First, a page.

Take this guided tour of the South Bay Botanic Garden. To download a PDF version of this tour Click Here
Note: You will need a one-day parking pass to park outside of the garden. Click Here
to see instructions on how to obtain a parking pass.
As you enter the South Bay Botanic Garden, pass under the entrance arbor, turn left on the gravel road and look for the greenhouse on your left. Slide open the large door and walk into the:
- Constructed in 2008, this greenhouse used to display tropical plants on tables. It now showcases over 50 different tropical plants growing along a waterfall, stream, and a disappearing pond. Overhead misting nozzles help to provide water and humidity to the plants. To see the waterfall in action, simply look for the timer switch located near the door and turn it on. A plant guide is also available in the mailbox located near the timer switch. Click Here
to download the Tropical House Plant Guide.
After leaving the Tropical House, proceed left up the road. Take a quick look on your left at the:
Vegetable Garden - This area shows how the use of raised beds can make vegetable gardening fun and easy. Each bed is filled with garden soil that has been amended frequently with manure, compost, and used potting soil. This is far superior to gardening in the native hard clay soil we have at the South Bay Botanic Garden. The garden is planted by the students in the basic introductory horticulture class entitled "Plant and Horticultural Science". Located just behind the garden is a small hydroponic house that provides an alternative to the growing of vegetables outdoors.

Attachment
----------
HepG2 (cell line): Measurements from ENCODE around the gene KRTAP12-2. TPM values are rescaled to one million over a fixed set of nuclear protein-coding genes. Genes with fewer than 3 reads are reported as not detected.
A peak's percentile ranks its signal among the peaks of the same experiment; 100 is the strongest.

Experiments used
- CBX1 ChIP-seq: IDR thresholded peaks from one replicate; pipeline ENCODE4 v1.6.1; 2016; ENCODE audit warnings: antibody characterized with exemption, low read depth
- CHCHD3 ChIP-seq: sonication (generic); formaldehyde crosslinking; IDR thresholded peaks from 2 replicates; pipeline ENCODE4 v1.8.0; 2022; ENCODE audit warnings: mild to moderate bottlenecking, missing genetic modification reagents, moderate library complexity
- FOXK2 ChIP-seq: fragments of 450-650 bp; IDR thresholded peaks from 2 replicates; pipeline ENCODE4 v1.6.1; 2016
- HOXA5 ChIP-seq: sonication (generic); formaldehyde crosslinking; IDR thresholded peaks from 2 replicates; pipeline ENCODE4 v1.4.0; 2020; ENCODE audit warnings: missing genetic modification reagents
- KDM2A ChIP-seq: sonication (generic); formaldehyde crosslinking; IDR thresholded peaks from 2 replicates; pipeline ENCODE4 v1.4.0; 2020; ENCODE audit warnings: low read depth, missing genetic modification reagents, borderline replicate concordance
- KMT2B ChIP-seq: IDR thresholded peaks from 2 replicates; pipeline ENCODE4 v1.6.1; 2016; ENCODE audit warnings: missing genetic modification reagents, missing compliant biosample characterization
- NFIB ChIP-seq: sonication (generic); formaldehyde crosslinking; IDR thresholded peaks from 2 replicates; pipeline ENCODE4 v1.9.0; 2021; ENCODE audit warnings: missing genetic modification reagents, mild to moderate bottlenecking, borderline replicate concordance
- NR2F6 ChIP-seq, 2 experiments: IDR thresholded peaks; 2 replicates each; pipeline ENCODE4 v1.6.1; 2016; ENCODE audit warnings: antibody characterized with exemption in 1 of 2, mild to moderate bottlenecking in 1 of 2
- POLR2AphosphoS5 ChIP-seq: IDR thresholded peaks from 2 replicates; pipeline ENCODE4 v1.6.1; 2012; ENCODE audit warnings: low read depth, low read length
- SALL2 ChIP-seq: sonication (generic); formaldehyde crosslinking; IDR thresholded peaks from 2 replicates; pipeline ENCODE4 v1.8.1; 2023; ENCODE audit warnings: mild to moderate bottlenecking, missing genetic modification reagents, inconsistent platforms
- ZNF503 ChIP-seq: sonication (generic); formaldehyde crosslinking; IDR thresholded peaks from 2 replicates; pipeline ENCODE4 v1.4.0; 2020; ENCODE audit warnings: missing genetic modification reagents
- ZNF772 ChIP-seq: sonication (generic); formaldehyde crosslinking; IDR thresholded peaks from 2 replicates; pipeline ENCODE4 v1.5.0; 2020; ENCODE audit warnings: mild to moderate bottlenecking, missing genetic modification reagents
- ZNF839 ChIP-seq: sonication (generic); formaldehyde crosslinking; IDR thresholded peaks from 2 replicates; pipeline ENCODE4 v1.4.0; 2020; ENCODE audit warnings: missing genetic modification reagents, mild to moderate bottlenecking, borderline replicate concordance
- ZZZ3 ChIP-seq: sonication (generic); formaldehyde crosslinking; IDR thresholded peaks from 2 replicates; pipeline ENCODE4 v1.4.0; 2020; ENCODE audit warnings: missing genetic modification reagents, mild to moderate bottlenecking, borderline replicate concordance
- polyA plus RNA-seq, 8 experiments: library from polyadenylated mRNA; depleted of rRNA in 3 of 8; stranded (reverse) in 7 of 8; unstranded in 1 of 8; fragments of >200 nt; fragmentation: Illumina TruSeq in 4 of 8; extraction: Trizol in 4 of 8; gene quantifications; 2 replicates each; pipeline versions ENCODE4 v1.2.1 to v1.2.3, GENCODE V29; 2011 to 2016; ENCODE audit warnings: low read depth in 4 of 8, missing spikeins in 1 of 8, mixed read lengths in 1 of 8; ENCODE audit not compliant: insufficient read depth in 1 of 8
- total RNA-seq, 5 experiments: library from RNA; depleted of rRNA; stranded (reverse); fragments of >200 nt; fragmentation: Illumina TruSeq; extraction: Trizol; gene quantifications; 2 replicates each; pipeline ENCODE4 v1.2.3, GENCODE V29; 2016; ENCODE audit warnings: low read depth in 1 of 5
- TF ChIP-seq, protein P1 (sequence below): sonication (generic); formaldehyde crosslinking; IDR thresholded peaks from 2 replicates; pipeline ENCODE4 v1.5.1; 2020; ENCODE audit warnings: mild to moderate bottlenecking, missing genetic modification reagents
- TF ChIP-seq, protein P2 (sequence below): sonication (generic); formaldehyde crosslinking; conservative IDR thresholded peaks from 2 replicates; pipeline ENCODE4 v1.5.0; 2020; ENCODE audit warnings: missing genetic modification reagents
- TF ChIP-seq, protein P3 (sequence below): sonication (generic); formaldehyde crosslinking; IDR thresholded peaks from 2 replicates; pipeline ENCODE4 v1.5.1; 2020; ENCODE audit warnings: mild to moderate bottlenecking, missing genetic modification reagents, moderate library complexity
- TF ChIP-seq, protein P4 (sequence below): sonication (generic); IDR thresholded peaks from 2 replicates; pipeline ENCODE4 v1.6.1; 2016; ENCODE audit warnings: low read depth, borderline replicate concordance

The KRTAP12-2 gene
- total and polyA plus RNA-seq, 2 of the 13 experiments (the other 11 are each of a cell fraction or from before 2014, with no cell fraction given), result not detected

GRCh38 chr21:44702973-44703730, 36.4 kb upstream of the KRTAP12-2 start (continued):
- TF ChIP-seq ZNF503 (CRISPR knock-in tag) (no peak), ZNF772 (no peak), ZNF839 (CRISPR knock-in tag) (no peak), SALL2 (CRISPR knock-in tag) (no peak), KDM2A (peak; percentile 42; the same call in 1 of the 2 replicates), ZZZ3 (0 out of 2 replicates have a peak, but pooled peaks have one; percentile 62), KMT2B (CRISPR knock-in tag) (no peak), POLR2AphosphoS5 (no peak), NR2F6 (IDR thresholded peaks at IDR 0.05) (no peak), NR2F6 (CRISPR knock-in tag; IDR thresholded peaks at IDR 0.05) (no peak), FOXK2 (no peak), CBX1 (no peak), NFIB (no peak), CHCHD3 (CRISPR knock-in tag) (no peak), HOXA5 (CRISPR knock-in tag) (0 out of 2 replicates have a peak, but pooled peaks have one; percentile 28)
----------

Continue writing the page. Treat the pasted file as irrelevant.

While leaving the Vegetable Garden, you might notice on the green potting shed a sample of:
Vertical Gardening - Vertical gardening is becoming more and more popular, especially in urban settings that have little available land. Vegetables or ornamental plants can be grown in the small cells that make up the hanging planter. Also, these vertical planters can provide shade to sun-facing walls and reduce heat build up, thereby reducing utility bills.
After passing the small green potting shed, a small path shoots off the gravel road to the left and enters the:
Compost Demonstration Area - this area is designed to showcase different composting methods and devices. These devices are perfect for home composting of garden refuse, kitchen wastes, and other appropriate compostable materials. Benches are installed to allow for outdoor composting workshops.
Return back to the road and follow the gravel road as it bends to the right. At this point is planted the South Bay Botanic Garden's
Cacti and Succulent Collection
- Over 100 different cacti and succulents are planted here. Pick up a guide in the mailbox and use the numbered tags to help you identify your favorites. Cacti and succulents can be very addicting. Once you take a look at the vast variety of foliage shapes, textures, and colors, you might find yourself "hooked". And, every once and while, these plants can surprise you with some fantastic blooms. What better way to rid yourself of water-thirsty plants and provide your landscape with easy-to-care-for specimens! Click Here